9) Would there be recognition of the change in value of amenities included into the compensation.

  17. 5) But it seems that tax is being used for the wrong purpose. Tax is
    to fund the city operations, not as a means to allow developers and
    NIMBYs to agree to a development.
    6) If $X is appropriate to get
    NIMBYs to agree to a development, then they should be paid that directly
    by the developer, and all taxes should be unaffected

    We can argue what the purpose of tax is and who should pay, but here's how levying developers to buy out neighbours in brownfields will play out: brownfields development will either stop if this is made a requirement, or if developers can choose not to pay, they won't. These outcomes are partly because of liquidity constraints, but mainly because the final product has to compete against existing housing, and against new housing built in greenfields. If developers pay, either nothing changes from status quo, or housing supply is made worse.

    The rating base is increased by this system over time, albeit with a lag.

    Local taxes can be justified as funding mechanism for at least two reasons. First, it is solving an externality problem, and externalities are the preserve of government: NIMBYs create inelastic housing supply, that spills over at a national level in volatile house prices, and greater demands on central govt for relief. Second, it is giving effect to a local govt policy of densification, and therefore an appropriate use of public funding.

    Don't get lost on the detail. This mechanism will be imperfect and cannot be made to price everything. I don't think that's the goal. It is an improvement if it buys a more liberal political equilibrium. We already have overs and unders (mostly unders).

  18. In that case ignore my comments about payments capitalising. They won't under this process (which is fine).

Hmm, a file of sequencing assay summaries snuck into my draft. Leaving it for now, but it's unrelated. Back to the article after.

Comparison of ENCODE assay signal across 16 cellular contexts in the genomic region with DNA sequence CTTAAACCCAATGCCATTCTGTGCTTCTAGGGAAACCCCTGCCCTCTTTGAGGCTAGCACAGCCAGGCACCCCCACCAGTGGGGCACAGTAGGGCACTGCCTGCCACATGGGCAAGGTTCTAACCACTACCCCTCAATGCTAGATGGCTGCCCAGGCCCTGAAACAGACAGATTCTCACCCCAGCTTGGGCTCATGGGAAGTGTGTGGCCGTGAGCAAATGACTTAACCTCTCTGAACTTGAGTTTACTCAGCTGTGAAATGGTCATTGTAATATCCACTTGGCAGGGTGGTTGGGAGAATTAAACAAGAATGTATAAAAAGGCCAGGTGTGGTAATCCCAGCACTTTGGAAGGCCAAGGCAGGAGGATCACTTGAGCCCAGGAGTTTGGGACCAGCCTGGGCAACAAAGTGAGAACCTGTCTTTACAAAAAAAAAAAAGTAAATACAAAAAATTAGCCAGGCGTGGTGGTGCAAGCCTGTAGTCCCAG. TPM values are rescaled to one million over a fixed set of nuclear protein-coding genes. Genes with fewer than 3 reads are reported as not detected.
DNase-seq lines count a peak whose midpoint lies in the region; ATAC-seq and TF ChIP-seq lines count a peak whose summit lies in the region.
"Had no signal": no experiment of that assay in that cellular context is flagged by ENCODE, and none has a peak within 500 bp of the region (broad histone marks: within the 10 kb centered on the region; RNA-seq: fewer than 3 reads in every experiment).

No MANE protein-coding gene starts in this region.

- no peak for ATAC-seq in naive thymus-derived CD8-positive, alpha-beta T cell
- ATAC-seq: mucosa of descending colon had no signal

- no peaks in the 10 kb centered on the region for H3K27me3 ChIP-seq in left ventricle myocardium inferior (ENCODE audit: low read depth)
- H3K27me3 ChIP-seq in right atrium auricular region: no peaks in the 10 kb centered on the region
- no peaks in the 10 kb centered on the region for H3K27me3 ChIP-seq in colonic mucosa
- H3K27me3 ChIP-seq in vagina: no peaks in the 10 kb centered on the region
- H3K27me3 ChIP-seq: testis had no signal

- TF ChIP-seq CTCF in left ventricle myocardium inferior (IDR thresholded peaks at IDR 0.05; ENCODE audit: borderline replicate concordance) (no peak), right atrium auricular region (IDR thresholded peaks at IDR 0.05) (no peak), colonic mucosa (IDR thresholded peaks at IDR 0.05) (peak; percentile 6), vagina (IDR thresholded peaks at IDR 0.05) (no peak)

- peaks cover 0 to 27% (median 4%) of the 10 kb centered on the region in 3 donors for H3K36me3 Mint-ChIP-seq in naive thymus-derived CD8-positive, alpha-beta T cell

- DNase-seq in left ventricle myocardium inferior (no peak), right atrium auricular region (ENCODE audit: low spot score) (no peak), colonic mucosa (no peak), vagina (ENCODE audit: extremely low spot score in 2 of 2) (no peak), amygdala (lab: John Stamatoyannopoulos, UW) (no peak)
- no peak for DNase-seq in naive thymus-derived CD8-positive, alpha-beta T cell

19. My point is that there are financial costs (for specific services) which have real cost impacts both up front and on an ongoing basis, and then there are also the shadow priced disamenities (light, noise, crowds, and whatever else), and you don't want to go financing transfer payments for non cashflow disamenities by mucking up the financial payments system. The tariff systems in those financial costs drive behaviour too, and those tariff systems should be designed to drive economically efficient decisions.

    The other point is that getting the financial costs right may well drive down the NIMBY behaviour anyway. If I as a new developer am paying the financial impacts of (say) the increased traffic on my neighbours and the incremental costs for new traffic infrastructure, perhaps I'm less inclined to build there, and will build somewhere else with less traffic problems to begin with.

  20. Can't fault the principles you're putting forward, but it seems to me a different issue, and one that councils may not be able to solve, since price distortions will themselves be the product of NIMBYism and possibly effectively insurmountable for councils that appear vulnerable to pressure from upset homeowners. Getting the pricing right is consistent with this proposal.

  21. Actually I'm not sure on second thought whether it makes sense for relief to transfer. It cannot transfer to other councils, presumably, (if not for technical constraints, then just straight political constraints of side payments to other rate payers) which in some cases is going to become pretty arbitrary e.g. Tauranga/Eastern Bay of Plenty. Seems to me simpler all round if relief is tied to a property. Sellers will be sure to let potential purchasers know.